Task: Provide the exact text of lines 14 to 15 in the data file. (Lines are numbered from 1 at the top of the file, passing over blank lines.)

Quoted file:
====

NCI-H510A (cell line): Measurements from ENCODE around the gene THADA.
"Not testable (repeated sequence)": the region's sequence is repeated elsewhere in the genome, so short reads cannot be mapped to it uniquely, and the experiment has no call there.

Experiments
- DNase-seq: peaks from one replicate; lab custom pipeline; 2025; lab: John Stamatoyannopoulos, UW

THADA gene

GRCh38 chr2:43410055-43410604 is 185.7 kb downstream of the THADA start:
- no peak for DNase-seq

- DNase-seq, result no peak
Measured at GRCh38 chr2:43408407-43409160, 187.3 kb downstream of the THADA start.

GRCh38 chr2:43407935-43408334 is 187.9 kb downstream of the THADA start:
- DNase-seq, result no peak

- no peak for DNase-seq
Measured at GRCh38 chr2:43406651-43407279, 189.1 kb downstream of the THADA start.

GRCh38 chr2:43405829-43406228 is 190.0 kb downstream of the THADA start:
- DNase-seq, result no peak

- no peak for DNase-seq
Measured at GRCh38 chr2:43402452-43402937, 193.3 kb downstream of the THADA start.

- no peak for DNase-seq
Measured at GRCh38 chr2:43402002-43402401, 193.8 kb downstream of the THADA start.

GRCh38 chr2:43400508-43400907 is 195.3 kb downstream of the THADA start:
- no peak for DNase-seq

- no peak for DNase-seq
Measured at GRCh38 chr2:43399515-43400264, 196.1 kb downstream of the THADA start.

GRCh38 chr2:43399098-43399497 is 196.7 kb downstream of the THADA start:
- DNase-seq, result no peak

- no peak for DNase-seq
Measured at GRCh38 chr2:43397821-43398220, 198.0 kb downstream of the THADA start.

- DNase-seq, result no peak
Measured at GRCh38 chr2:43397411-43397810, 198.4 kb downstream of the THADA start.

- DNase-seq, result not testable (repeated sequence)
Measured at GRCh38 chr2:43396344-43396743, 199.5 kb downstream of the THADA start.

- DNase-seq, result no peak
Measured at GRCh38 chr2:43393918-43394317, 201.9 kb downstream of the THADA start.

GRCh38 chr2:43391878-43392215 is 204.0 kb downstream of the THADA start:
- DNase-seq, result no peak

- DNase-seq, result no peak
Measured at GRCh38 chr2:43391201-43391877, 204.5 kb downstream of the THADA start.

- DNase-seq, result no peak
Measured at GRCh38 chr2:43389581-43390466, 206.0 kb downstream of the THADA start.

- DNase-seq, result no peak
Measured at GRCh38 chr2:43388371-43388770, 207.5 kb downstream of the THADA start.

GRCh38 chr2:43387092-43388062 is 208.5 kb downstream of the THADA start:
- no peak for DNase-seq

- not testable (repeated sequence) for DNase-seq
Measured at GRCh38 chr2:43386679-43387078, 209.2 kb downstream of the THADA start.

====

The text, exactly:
GRCh38 chr2:43405829-43406228 is 190.0 kb downstream of the THADA start:
- DNase-seq, result no peak